There are growing concerns about a looming credit crisis, triggered by some of the more peripheral countries: Greece, Brazil, Malaysia. Of course it may happen, but it is not necessarily likely. It is true that sovereign debt default has great repercussions, as we have seen since the Latin American debt crisis of the 1980s. But that is not what caused the GFC. What caused the GFC was the mountain of derivatives sitting like a toxic waste dump atop the global financial system.
That toxic waste dump is still there, with over $700 trillion of derivatives leading to extreme uncertainty. And if something goes wrong in the "real" global economy, it can cause the waste to collapse on everyone. But it is not really certain if that trigger will be a collapse of sovereign debt, if that should happen. It all depends on what that would mean for confidence in the system, especially between banks, which is what led to the GFC.
One might also say that prior to the GFC, everyone was talking about the 'Goldilocks economy.' They were very wrong. It just shows that what happens in teh markets is usually very unexpected. So when everyone expects something to go wrong, one has to be sceptical.
And for SMSF investors the lesson is the same as usual: don't over-react by chasing the market.
Ann Pettifor of Prime Economics, who foreshadowed the credit crunch in her 2003 book The Coming First World Debt Crisis, says: “We’re going to have another financial crisis. Brazil’s already in great trouble with the strength of the dollar; I dread to think what’s happening in South Africa; then there’s Malaysia. We’re back to where we were, and that for me is really frightening.”
Since the aftershocks of the global financial crisis of 2008 died away, the world’s policymakers have spent countless hours rewriting the banking rulebook and rethinking monetary policy. But next to nothing has been done about the question of what to do about countries that can’t repay their debts, or how to stop them getting into trouble in the first place.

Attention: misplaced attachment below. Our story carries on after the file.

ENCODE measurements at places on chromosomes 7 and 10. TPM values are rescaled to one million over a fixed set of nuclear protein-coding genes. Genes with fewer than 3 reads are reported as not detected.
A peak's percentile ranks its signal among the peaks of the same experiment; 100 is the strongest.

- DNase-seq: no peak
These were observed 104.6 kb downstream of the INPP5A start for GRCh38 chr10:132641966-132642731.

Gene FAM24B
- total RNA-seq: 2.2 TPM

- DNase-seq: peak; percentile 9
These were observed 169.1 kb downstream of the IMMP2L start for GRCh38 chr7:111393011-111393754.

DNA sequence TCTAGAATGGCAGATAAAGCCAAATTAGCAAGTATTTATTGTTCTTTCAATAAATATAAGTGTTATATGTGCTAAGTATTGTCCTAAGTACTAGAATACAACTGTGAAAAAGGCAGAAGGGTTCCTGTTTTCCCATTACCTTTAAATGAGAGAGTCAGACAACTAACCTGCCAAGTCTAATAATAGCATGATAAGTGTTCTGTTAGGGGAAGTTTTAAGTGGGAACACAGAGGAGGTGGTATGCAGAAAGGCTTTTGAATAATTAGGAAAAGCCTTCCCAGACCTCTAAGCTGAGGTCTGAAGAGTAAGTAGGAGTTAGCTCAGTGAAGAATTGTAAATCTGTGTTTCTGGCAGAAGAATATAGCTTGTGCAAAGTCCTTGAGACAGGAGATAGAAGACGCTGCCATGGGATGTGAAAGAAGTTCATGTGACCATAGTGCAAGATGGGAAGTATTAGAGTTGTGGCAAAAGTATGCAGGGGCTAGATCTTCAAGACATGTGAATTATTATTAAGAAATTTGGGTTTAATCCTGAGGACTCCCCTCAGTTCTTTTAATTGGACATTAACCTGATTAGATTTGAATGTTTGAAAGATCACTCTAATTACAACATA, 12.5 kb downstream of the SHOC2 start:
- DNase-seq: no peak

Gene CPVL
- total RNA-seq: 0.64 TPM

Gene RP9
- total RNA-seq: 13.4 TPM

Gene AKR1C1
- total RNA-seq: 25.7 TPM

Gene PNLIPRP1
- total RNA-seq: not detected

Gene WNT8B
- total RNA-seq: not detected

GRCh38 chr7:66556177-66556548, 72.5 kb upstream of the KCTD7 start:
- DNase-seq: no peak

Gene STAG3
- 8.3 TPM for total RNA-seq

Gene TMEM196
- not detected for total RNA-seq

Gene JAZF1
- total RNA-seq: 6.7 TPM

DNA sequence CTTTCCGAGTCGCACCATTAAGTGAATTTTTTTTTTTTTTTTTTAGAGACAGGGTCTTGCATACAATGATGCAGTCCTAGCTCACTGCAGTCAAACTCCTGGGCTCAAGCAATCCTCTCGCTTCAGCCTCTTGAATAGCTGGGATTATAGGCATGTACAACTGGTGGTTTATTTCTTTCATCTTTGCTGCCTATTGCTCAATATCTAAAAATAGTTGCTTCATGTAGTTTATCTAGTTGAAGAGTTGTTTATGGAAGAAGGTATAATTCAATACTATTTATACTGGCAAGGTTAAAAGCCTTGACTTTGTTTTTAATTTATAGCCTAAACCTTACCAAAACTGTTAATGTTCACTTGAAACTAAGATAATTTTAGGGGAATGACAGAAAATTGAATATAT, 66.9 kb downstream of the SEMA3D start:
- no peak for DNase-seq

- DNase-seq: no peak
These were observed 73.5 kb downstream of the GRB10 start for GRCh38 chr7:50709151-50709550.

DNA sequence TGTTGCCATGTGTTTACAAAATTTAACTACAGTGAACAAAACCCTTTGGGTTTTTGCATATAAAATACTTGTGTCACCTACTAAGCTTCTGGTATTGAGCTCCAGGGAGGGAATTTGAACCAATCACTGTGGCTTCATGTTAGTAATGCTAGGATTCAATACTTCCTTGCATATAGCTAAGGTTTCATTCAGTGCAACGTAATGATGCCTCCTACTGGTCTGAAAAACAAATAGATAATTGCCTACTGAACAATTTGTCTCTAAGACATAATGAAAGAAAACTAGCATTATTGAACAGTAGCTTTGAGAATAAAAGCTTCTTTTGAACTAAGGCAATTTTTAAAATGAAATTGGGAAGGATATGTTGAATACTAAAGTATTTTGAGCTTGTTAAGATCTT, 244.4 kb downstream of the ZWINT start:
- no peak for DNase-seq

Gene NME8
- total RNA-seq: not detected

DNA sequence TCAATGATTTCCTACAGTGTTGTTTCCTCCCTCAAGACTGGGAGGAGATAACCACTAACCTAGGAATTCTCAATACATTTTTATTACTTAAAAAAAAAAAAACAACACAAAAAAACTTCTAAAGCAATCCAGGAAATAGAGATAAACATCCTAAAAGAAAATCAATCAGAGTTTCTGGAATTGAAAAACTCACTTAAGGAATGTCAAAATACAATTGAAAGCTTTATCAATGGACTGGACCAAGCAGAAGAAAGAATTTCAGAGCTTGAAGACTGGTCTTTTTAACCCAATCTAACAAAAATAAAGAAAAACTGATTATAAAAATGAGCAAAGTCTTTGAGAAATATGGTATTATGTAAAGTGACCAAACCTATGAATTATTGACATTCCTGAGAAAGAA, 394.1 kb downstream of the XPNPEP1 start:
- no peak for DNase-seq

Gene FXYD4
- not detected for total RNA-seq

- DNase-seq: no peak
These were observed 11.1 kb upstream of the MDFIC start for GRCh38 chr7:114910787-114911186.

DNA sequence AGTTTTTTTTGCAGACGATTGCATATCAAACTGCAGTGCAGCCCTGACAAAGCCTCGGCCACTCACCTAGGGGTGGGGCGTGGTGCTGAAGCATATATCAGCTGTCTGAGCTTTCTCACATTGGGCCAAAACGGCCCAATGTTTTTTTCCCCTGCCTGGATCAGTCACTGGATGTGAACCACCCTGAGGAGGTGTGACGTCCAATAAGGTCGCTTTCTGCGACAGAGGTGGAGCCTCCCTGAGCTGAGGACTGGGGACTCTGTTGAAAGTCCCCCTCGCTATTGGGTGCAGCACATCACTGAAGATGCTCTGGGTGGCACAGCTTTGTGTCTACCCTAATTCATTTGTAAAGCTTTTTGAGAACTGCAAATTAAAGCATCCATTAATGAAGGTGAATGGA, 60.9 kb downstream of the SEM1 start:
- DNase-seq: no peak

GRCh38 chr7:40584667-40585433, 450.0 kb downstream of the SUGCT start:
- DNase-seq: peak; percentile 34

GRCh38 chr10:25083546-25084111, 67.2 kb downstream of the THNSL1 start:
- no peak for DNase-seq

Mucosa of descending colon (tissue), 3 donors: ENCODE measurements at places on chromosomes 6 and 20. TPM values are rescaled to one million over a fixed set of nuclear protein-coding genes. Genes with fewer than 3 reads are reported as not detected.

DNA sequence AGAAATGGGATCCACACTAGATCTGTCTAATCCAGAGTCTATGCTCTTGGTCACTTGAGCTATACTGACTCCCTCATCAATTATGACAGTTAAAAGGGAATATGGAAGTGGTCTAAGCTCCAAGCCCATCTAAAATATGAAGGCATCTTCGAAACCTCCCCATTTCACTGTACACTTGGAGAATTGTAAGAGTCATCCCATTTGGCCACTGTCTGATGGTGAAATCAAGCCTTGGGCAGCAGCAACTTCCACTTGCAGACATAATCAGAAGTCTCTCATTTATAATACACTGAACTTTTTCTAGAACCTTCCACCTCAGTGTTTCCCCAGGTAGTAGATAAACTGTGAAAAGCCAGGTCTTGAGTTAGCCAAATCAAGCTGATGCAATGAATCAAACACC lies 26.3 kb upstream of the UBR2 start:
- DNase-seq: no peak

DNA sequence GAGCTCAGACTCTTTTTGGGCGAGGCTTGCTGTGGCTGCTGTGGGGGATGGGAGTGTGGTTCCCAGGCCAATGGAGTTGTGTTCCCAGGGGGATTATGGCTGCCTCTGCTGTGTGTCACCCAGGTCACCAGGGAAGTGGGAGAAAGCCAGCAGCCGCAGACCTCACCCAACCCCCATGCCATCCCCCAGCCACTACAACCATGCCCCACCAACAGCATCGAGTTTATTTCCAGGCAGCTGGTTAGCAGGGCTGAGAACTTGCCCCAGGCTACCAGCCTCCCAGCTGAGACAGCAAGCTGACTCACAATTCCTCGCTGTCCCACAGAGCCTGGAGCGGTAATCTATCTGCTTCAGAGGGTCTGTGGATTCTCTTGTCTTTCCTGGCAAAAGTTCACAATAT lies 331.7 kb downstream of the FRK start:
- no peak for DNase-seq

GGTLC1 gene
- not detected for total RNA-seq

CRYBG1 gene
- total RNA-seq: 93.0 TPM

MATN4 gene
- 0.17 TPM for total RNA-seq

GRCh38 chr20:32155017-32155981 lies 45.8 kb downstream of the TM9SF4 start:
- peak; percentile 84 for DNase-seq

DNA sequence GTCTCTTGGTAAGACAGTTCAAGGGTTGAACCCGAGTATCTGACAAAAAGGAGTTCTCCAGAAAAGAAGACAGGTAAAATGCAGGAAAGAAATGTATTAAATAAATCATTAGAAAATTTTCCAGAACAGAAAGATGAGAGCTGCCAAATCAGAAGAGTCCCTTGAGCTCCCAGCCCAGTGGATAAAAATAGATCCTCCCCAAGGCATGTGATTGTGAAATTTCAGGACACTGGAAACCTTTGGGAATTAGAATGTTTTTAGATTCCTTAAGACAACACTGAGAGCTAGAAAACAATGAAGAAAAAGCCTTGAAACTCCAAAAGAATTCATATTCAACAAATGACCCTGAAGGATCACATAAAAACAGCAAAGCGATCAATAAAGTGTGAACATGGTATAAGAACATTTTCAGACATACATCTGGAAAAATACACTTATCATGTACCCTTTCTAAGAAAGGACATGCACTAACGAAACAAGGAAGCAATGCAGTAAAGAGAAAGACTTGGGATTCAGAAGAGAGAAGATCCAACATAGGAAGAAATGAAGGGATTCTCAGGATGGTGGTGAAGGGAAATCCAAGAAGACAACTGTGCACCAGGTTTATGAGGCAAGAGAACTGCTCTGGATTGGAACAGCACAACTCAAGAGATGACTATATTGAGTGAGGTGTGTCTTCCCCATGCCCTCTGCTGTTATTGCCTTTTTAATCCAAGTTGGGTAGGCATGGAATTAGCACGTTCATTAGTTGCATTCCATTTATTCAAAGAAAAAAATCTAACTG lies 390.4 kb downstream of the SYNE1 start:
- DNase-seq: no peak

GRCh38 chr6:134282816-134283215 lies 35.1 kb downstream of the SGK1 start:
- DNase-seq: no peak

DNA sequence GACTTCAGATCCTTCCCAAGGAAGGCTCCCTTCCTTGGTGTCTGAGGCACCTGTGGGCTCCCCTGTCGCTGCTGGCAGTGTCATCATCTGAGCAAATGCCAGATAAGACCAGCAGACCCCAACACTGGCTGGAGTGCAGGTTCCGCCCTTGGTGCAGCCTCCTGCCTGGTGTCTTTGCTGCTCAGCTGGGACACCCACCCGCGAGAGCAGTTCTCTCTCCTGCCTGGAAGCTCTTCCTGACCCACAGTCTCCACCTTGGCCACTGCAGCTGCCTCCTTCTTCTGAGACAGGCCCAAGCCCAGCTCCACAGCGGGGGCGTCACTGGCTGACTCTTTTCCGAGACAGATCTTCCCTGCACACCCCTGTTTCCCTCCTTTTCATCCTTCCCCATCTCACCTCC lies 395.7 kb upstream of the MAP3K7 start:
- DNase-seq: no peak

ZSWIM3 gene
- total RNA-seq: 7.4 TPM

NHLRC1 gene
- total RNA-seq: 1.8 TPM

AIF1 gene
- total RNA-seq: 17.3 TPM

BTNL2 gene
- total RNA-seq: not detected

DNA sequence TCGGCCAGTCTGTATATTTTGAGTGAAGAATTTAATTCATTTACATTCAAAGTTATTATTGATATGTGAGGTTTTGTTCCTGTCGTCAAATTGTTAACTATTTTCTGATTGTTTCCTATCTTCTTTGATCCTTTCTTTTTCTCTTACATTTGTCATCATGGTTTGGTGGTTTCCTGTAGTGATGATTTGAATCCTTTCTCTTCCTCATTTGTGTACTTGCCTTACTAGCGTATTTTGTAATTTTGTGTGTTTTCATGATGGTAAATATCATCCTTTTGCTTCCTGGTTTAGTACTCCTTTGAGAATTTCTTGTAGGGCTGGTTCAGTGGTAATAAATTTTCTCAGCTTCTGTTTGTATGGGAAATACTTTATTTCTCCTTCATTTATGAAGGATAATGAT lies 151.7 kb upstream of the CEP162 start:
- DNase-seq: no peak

Developing countries are using the UN to demand a change in the way sovereign defaults are dealt with. Led by Bolivian ambassador to the UN Sacha Sergio Llorenti, they are calling for a bankruptcy process akin to the Chapter 11 procedure for companies to be applied to governments.
Unctad, the UN’s Geneva-based trade and investment arm, has been working for several years to draw up a “roadmap” for sovereign debt resolution. It recommends a series of principles, including a moratorium on repayments while a solution is negotiated; the imposition of currency controls to prevent capital fleeing the troubled country; and continued lending by the IMF to prevent the kind of existential financial threat that roils world markets and causes severe economic hardship.
If a new set of rules could be established, Unctad believes, “they should help prevent financial meltdown in countries facing difficulties servicing their external obligations, which often results in a loss of market confidence, currency collapse and drastic interest rates hikes, inflicting serious damage on public and private balance sheets and leading to large losses in output and employment and a sharp increase in poverty”.
It calls for a once-and-for-all write-off, instead of the piecemeal Greek-style approach involving harsh terms and conditions that knock the economy off course and can ultimately make the debt even harder to repay. The threat of a genuine default of this kind could also help to constrain reckless lending by the private sector in the first place.